On 24 January, the patient was reported to have shortness of breath with respiratory rate of 38 times/min and heart rate of 90 times/min. Blood gas analysis revealed a pH value of 7.428, carbon dioxide partial pressure of 43.0 mmHg, oxygen partial pressure of 64.4 mmHg, actual bicarbonate level of 28.4 mmol/L, oxygen saturation of 92% and fractional concentration of inspired oxygen (FiO2) of 41.0%. (Table 1) Supplemental oxygen was applied to the patient with non-invasive BIPAP ventilator using IPAP 14cmH2O and EPAP 7cmH2O with oxygen concentration of 45%. His respiratory rate was 16 times/min after receiving oxygen supplement. Shortness of breath was gradually relieved and patient’s oxygen saturation values of peripheral blood reached 99 to 100%. Routine blood test revealed a white blood cell count of 5.61 × 109/L with 80.40% neutrophil and 14.80% lymphocyte, hemoglobin concentration of 158 g/L, platelet count of 207 × 109/L (Table 1) and erythrocyte sedimentation rate (ESR) of 71 mm/h. Biochemical test results showed an elevated D-Dimer (diffuse intravascular coagulation, DIC) level (Table 1) which may induce thrombus. 0.4 ml of nadroparin calcium (ASPEN Notre Dame de Bondeville, France) subcutaneous injection was given to the patient once per day for anti-coagulation until 31 January. D-DIC level decreased to normal range at 26 January. The patient also received 40 mg of esomeprazole sodium (AstraZeneca Pharmaceutical Co.,Ltd.) intravenous injection once per day for gastro-esophageal reflux suppression until 30 January and 30 mg of methylprednisolone (Pfizer Manufacturing Belgium NV) intravenous injection once every 12 h until 28 January for anti-inflammation treatment. The increase in white blood cells (Table 1) during this period may be due to the effect of methylprednisolone. However, COVID-19 ribonucleic acid test was negative using nasopharyngeal swabs done by Shenzhen Center for Disease Control (Shenzhen CDC). Treatment scheme and viral detection time points are illustrated in Fig. 2.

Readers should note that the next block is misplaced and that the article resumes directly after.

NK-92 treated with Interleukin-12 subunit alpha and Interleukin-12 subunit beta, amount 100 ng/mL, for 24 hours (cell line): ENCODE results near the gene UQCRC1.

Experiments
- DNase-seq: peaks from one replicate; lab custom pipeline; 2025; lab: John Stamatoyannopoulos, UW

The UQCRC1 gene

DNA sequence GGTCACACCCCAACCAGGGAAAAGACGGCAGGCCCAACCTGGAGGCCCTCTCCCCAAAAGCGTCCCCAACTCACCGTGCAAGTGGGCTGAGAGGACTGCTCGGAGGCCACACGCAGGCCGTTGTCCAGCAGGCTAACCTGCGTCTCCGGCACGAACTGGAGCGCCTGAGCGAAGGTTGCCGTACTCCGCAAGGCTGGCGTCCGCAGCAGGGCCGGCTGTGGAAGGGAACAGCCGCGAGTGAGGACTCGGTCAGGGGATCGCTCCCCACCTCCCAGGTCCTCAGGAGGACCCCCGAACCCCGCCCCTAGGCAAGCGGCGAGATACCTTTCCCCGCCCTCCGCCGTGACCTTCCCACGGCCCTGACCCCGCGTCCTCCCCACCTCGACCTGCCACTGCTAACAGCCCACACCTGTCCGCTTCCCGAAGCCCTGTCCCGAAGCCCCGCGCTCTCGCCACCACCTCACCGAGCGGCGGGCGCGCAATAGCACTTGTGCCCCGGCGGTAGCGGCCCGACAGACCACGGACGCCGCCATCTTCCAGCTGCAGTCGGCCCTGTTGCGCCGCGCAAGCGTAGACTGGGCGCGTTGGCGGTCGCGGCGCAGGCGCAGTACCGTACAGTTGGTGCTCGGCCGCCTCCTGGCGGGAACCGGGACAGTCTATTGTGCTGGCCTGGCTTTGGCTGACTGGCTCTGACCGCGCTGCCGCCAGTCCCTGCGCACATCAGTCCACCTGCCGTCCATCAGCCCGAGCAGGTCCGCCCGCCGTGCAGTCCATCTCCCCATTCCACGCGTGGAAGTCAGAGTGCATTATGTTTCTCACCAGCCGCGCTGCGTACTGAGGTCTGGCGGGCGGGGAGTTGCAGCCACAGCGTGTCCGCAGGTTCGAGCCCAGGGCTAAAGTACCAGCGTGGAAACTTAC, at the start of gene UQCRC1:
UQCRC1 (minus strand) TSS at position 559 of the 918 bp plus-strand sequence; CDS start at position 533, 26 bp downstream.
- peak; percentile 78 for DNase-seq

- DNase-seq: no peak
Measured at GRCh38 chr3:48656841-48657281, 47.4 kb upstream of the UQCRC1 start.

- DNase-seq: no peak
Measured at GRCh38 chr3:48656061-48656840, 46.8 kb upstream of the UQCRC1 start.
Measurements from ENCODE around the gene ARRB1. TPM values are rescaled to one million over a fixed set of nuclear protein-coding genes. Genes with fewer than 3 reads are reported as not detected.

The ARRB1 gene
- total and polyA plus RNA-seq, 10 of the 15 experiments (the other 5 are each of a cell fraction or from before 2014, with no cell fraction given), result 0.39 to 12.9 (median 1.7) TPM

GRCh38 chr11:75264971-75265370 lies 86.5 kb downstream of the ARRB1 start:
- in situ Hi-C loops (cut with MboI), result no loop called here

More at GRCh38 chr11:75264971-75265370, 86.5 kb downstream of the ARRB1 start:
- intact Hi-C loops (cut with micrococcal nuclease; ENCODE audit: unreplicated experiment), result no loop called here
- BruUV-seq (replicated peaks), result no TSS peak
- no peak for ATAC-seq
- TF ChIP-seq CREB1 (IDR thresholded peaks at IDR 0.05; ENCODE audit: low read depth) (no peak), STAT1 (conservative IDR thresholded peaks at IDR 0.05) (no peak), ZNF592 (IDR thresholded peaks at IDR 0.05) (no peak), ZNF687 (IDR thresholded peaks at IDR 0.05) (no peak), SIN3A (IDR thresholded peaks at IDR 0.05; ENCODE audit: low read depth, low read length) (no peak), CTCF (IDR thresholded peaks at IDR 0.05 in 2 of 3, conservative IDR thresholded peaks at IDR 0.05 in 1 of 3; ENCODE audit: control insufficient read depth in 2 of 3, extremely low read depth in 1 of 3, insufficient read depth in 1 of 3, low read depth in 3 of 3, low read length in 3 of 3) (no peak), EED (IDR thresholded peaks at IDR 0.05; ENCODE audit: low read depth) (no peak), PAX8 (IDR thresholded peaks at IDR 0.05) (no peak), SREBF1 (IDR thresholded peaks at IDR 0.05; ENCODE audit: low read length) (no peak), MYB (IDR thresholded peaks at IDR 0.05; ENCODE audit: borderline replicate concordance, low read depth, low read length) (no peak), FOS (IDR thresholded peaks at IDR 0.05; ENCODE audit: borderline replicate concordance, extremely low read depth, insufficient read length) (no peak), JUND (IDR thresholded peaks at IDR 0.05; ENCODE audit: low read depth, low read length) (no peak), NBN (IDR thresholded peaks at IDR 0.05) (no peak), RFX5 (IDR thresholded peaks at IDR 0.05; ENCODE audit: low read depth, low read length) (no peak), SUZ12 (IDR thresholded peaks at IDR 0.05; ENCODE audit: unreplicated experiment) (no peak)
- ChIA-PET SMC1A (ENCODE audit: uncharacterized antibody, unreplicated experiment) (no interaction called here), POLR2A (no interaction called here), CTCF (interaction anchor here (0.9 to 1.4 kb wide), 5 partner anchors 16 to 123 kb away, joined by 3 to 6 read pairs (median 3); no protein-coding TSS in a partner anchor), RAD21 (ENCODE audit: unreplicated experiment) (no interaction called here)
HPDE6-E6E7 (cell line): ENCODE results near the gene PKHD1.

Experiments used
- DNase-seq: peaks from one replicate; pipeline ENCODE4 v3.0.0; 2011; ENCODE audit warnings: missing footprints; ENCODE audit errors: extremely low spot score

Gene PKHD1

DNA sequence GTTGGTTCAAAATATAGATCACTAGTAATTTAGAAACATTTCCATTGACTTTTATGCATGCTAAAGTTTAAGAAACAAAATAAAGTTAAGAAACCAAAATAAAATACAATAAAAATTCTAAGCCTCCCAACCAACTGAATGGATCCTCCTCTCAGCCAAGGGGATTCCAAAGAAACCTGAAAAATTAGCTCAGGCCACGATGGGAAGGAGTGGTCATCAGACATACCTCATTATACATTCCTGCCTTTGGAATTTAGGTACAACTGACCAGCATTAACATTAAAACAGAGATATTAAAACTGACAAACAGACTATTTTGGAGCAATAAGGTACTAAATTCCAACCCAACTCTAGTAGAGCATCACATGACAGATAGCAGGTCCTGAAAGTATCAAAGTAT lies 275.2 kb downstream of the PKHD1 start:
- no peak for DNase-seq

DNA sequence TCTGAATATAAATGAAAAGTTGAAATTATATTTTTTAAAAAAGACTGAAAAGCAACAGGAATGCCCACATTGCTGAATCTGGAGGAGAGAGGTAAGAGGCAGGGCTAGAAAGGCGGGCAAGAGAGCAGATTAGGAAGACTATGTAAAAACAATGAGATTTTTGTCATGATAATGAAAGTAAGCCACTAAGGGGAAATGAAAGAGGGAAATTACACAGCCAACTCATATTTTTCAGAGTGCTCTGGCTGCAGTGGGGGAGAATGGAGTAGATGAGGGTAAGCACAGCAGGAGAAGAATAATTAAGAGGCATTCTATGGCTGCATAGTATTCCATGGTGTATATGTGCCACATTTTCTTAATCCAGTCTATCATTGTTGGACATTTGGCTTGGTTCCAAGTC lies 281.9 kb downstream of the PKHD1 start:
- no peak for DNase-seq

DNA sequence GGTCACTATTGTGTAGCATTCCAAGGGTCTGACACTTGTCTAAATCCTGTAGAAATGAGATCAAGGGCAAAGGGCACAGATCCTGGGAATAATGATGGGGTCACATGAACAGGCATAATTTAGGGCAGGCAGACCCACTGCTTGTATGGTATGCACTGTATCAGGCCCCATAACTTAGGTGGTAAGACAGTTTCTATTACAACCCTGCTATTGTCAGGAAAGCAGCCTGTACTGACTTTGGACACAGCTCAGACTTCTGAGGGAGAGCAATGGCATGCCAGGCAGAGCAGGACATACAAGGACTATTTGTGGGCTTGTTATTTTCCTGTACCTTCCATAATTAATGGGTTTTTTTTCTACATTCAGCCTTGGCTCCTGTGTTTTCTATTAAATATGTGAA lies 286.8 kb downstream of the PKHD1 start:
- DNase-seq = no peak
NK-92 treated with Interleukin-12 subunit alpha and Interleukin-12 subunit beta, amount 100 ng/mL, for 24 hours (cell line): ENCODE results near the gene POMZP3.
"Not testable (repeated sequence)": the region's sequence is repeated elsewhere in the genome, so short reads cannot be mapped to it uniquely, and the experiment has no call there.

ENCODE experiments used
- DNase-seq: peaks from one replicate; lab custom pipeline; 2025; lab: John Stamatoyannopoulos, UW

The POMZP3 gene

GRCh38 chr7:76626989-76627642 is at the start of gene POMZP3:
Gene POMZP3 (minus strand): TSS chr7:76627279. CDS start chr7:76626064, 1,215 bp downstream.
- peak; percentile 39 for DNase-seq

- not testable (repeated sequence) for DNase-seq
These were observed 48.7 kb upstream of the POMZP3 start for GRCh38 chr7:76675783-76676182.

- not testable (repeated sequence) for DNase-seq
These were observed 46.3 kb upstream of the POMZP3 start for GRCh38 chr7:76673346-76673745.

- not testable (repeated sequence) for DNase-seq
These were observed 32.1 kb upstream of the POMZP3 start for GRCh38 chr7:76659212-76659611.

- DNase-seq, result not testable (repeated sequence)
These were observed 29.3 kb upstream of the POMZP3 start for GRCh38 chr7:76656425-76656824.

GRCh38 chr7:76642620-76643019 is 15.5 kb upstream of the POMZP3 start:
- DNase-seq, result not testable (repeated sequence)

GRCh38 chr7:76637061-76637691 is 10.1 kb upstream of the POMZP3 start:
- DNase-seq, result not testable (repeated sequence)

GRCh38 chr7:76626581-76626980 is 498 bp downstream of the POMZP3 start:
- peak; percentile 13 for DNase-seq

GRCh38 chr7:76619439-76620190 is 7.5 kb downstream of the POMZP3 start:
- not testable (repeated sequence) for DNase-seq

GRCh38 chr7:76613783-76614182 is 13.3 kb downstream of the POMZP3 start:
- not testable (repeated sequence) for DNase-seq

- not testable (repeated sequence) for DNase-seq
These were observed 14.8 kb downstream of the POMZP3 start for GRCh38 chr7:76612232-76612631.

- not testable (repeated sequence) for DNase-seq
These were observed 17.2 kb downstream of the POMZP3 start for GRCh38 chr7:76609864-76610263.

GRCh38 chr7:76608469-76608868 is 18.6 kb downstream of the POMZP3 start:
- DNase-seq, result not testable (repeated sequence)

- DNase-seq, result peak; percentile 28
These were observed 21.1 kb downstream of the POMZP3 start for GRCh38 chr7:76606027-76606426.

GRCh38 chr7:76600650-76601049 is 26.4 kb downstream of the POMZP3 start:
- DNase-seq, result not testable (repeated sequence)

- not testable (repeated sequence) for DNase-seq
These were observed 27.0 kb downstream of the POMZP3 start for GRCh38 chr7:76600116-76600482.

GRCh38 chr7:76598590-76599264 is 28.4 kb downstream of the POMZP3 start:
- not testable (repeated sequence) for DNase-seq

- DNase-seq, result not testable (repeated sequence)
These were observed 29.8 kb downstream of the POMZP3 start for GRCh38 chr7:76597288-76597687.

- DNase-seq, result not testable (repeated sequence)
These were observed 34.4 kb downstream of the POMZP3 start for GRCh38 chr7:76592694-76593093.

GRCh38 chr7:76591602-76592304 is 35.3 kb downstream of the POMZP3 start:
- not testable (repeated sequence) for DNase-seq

From 25 January onward, the patient’s syndromes had gradually resolved with only occasional dry cough. Computed tomography (CT) scan of the lungs was performed on 25th, 29th January and 12th February (Fig. 1). Evidence of severe pneumonia, including multiple lesions and swollen lymph nodes, could be seen from both of the lungs on 25th January. (Fig. 1a) The patient was then given 500 mg lopinavir and ritonavir tablets (Abbott S.P.A., Italy) every 12 h until 6 Feb as a combination treatment for antiviral effect. SARS-COV-2 ribonucleic acid test was negative using nasopharyngeal swabs done by our hospital on 26 January. To confirm the presence of SARS-COV-2, the patient’s BALF sample was sent to Shenzhen CDC for viral nucleic acid detection. SARS-COV-2 ribonucleic acid was tested positive for BALF sample on 27 January. Oxygen supplement by non-invasive BIPAP was replaced by high-flow humidification oxygen therapy instrument for higher oxygen flow of 45 L/min and oxygen concentration of 40% on 28 January. Biochemical test results indicated an increased level of alanine aminotransferase (ALT) since 29 January. The patient was diagnosed to have toxipathic hepatitis which was possibly induced by SARS-COV-2. The patient then received 50 mg compound glycyrrhizin tablets (Akiyama Jozai Co., Ltd., Japan) three times per day from 29 January to 13 February and 50 mg bicyclol tablets (Beijing Union Pharmaceutical Factory, China) three times per day from 31 January to 13 February for liver protection. (Figure 2) ALT level resumed to the normal range on 13 February. To prevent pulmonary fibrosis, the patient was given 7-day course of 0.2 g acetylcysteine granules (Bio Pharmacceutical, China) three times per day from 7 February. Obvious improvements could be seen from the subsequent CT scanning results of the lungs on 29th January (Fig. 1b) and 12 February (Fig. 1c). Oxygen supplement by high-flow humidification oxygen therapy instrument was discontinued on 31 January and the patient was given nasal catheter for oxygen inhalation with a flow rate of 4 L/min. His clinical conditions was stable with fractional concentration of inspired oxygen (FiO2) value fluctuating within the normal range. (Table 1) On 2 February, the patient stated that there was obvious improvement of his symptoms. CT scanning of the lungs (Fig. 1c) on 12 February confirmed the improvement and the patient was discharged on the following day.